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Toxicol Sci. 2004 Mar;78(1):60-7. Epub 2003 Dec 22.

Evaluation of fish early life-stage toxicity models of chronic embryonic exposures to complex polycyclic aromatic hydrocarbon mixtures.

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  • 1P.E.A.K. Research, 1130 Avon Lane, Longmont, Colorado 80501, USA. barron.mace@epa.gov

Abstract

Polycyclic aromatic hydrocarbons (PAHs) can cause a variety of effects in early life-stages of fish that have been chronically exposed as embryos, including mortality, deformities, and edemas. Mechanistic models of the chronic toxicity of complex mixtures of PAHs in fish have not been reported, with the exception of a previously untested model based on the lipids of fish as the site of action and toxicity caused through a narcosis mechanism. Four mechanism-based models of the chronic toxicity of embryonic exposures to complex mixtures of petrogenic PAHs in two species of fish, Pacific herring and pink salmon, were evaluated using a toxic-units approach: narcosis, aryl hydrocarbon receptor (AhR) agonism, alkyl phenanthrene toxicity, and combined toxicity. Alkyl phenanthrenes were the predominant PAH constituent determining early life-stage toxicity in both herring and salmon. The alkyl phenanthrene model had 67 to 80% accuracy in predicting the absence or presence of significant early life-stage toxicity, compared with a 40 to 50% accuracy and general underprediction of toxicity with the narcosis model. PAHs with high relative AhR affinity did not appear to contribute substantially to the observed early life-stage toxicity because of low concentrations of the most potent AhR agonists. Narcosis appeared to primarily contribute to embryo mortality and to be predominantly controlled by the concentration of naphthalenes. Except for the highest PAH exposure to herring, the primary toxic unit contribution to the combined toxicity model was alkyl phenanthrene toxicity to both herring and salmon. We recommend the continued use of total PAHs as a metric of exposure until mechanistic models have been further evaluated.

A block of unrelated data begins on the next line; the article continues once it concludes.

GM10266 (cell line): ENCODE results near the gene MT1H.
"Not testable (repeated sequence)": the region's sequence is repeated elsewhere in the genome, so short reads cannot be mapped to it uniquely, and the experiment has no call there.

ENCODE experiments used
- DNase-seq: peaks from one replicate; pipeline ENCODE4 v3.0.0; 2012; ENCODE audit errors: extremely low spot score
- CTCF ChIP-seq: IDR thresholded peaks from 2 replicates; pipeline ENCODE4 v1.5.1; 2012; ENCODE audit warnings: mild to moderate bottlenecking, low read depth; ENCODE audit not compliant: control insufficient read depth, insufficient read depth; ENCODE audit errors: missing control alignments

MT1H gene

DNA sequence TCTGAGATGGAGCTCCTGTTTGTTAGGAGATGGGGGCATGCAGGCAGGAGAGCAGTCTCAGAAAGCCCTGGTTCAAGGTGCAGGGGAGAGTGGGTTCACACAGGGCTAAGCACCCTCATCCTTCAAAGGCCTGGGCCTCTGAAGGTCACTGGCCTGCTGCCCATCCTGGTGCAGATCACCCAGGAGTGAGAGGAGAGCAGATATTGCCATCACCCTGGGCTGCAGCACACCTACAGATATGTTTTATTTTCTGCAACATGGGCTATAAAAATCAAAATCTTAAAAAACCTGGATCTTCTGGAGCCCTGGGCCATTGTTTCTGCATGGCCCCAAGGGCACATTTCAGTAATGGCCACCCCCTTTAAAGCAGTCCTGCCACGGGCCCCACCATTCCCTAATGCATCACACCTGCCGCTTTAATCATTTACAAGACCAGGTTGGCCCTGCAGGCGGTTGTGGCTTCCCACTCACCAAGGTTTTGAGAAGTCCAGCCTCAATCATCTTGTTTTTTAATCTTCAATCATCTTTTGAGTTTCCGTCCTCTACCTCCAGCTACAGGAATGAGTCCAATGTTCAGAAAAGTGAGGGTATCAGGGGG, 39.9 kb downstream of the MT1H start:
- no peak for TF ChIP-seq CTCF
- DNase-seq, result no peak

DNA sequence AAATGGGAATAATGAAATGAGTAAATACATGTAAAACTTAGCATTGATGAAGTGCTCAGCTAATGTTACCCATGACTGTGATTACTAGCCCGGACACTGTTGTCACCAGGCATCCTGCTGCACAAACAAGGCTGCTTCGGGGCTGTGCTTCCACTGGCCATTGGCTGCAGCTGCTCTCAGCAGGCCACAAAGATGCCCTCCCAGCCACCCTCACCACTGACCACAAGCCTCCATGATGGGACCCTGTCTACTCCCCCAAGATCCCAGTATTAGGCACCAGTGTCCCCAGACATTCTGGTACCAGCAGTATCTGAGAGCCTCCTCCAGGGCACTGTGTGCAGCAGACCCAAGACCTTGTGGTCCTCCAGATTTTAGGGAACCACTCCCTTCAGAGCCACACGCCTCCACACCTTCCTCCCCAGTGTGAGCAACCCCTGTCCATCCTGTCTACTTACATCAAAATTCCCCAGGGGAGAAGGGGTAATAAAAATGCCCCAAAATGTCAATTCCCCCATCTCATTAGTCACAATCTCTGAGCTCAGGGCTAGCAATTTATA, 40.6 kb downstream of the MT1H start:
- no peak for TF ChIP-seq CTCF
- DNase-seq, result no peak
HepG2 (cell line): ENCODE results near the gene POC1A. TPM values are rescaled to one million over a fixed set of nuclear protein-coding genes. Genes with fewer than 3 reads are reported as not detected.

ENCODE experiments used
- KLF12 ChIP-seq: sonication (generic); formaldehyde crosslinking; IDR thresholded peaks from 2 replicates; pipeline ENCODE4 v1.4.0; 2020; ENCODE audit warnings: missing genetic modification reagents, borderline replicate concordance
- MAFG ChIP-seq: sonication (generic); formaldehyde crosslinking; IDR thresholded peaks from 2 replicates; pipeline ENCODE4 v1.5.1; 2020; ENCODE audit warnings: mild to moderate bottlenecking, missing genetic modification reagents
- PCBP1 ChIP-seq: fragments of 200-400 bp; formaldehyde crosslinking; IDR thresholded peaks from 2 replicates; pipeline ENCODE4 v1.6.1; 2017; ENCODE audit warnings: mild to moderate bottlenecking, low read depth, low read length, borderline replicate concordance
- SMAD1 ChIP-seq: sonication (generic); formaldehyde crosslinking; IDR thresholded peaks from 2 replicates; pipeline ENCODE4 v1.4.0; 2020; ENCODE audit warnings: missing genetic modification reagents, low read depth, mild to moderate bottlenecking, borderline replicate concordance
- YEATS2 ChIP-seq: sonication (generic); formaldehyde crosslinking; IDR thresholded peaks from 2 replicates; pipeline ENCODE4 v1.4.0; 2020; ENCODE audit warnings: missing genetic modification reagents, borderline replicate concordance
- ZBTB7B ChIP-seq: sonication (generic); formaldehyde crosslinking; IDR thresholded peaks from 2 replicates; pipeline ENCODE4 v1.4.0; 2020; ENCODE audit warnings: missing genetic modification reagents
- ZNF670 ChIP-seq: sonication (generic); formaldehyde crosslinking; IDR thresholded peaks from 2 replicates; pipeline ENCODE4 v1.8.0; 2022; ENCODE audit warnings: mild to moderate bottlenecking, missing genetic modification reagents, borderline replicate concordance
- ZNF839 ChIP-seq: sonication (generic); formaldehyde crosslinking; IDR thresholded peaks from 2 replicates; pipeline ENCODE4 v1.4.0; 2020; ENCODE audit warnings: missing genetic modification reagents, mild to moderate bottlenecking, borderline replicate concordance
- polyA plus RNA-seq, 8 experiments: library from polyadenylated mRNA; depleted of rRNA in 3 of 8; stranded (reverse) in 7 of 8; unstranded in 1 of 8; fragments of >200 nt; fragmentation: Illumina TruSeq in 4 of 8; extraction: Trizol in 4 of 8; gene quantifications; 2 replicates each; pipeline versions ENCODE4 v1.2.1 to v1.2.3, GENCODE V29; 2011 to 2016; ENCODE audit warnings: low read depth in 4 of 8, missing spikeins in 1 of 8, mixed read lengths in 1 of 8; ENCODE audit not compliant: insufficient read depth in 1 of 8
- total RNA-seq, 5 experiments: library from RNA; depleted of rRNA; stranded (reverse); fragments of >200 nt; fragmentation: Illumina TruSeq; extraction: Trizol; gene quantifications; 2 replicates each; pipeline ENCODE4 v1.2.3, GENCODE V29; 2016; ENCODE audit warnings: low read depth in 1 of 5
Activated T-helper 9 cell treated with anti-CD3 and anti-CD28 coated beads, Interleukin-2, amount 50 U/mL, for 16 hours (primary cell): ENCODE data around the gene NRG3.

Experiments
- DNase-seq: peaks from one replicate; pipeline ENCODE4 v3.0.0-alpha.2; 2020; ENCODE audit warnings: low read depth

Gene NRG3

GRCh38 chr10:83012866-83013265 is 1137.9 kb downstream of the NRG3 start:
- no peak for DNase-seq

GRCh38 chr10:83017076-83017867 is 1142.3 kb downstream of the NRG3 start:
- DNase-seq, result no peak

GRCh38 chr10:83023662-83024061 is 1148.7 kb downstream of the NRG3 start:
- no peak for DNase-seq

PMID:
14691206
[PubMed - indexed for MEDLINE]
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